Poverty is a key development challenge in social, economic and political terms; not only in South Africa but throughout the developing world. In post-apartheid South Africa, fighting the legacy of poverty and under-development has always been a central theme of Government. This was cemented in the Reconstruction and Development Plan (RDP) of 1994 and reiterated in the National Development Plan (NDP) published in 2011.

The guiding objectives of the NDP is the elimination of poverty and the reduction in inequality and all the elements of the plan must demonstrate their effect on these two objectives. The Living Conditions Survey (LCS) and the Income and Expenditure Survey (IES) conducted by Stats SA are the two primary contributors toward profiling and monitoring poverty and inequality over time.

These two surveys are fundamental components to the survey programme of any statistical agency. They are the leading tools for the measurement of absolute poverty and inequality and they are an extremely important building block for the Consumer Price Index (CPI) to stay current with the changing spending and consumption patterns of the country.

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Transport

Transport and the need for transport has become an important part of daily life in South Africa. Not only does the movement of goods and services play an important part in the South African economy, but the types of transport available to individuals affects spatial decisions in terms of work, entertainment, education and place of residence. Stats SA publishes a range of transport-related information in various reports and publications. Travel survey The National Household Travel survey (NHTS) provides insight into the travel patterns of South African households, providing information on modes of transport used, such as land, air and water transport, as well as cycling, walking, public and private transport. Also included are statistics on travel times, transport challenges experienced by households, and travel patterns related to work, education and leisure. NHTS surveys were conducted in 2003 and 2013. Transport and the economy Stats SAs quarterly Gross domestic product (GDP) release provides information on the size and growth of various industries in the South African economy, including the transport industry. The same publication also includes figures on overall household expenditure on transport. The monthly Motor trade sales release provides the time series data of trade in motor vehicles and motor accessories. The Land transport survey, published on a monthly basis, provides data on passenger and freight transportation by land. The Producer Price Index (PPI) release provides information on the prices of transport equipment leaving the factory gate. The extent to which prices of fuel, public transport and private transport are changing is covered in the monthly Consumer Price Index (CPI) release. Employment Stats SAs Quarterly Labour Force Survey (QLFS) and Quarterly Employment Survey (QES) provide information on the number of individuals employed in various industries, including the transport industry. Financial indicators The Quarterly Financial Statistics (QFS) and Annual Financial Statistics (AFS) reports provide a financial overview of various industries, including transport, storage and communication. Data on turnover, income and expenditure, profit or loss and various balance sheet items are also included in the reports. The transport and storage industry report for 2013 provides more in-depth information on the size, nature and structure of the transport and storage industry. This periodic survey provides details on employment within the industry, trading income, expenditure, profit or loss, inventories, sales and services, and purchases.read more »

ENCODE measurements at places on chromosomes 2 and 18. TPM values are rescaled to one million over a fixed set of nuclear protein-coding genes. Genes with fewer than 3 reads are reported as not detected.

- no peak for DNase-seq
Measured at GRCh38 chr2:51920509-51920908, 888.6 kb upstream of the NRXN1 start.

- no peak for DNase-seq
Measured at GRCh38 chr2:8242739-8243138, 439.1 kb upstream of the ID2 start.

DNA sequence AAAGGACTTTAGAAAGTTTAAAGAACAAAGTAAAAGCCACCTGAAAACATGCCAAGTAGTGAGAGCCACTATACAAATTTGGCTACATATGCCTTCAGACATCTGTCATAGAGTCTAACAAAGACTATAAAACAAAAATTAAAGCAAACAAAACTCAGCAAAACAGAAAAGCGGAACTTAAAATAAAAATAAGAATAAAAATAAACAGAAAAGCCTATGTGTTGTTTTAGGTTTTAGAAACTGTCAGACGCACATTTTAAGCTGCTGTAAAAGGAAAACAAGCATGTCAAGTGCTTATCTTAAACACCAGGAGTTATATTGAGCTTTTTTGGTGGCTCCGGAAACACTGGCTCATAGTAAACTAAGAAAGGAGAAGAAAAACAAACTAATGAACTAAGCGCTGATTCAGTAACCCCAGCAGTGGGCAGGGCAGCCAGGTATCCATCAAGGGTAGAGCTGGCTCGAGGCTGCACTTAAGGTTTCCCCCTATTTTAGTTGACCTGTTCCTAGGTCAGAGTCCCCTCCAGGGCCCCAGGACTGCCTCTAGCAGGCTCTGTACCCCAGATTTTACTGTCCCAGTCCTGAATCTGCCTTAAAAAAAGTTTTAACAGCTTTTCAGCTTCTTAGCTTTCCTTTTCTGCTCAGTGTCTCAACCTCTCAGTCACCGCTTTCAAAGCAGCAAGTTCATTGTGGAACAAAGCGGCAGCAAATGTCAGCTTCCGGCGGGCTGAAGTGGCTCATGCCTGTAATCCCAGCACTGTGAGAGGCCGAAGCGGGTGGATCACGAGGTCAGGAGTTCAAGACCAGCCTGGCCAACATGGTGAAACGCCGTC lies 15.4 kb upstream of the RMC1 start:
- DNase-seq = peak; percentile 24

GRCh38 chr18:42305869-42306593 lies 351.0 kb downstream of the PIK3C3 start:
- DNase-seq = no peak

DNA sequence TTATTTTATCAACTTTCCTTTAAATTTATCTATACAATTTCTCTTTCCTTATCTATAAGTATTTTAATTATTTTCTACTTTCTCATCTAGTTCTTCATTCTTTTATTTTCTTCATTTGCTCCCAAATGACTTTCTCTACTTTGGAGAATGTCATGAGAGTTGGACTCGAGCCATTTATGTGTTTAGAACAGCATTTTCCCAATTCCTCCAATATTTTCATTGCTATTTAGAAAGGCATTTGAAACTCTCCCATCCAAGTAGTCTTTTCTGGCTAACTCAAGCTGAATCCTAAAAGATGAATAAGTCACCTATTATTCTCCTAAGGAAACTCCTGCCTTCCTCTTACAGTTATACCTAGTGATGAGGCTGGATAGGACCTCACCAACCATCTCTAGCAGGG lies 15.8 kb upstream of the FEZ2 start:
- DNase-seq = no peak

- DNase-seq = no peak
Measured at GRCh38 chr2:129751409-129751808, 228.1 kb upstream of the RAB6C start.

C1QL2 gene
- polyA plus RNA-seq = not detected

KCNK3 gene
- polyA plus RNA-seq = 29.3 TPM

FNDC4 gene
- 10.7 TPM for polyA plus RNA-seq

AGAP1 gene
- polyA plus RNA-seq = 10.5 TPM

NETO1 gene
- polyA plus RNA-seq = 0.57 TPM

Work & Labour Force

There are different forms of work, these include work as employment (work to generate income), unpaid work which includes volunteer work and domestic work for own final household consumption. Statistics South Africa measures all forms of work including work which should be abolished like child labour.

Work as employment is measured from two sources, establishment surveys and household based surveys. The Quarterly Employment Survey (QES) is establishment based while The Quarterly Labour Force Survey (QLFS) is a household based survey. The two sources differ in coverage, scope, unit of measurement and method of collection. Because of these differences, the two sources yield different figures. However, the two sources should be regarded as complementary rather than competitive.

Each source has advantages and limitations in terms of statistics yielded. The QES covers non-agricultural formal sector employment while the QLFS covers total employment in all industries and sectors. The QLFS can also provide information on demographic characteristics of the labour force (employment and unemployment) which the QES cannot provide.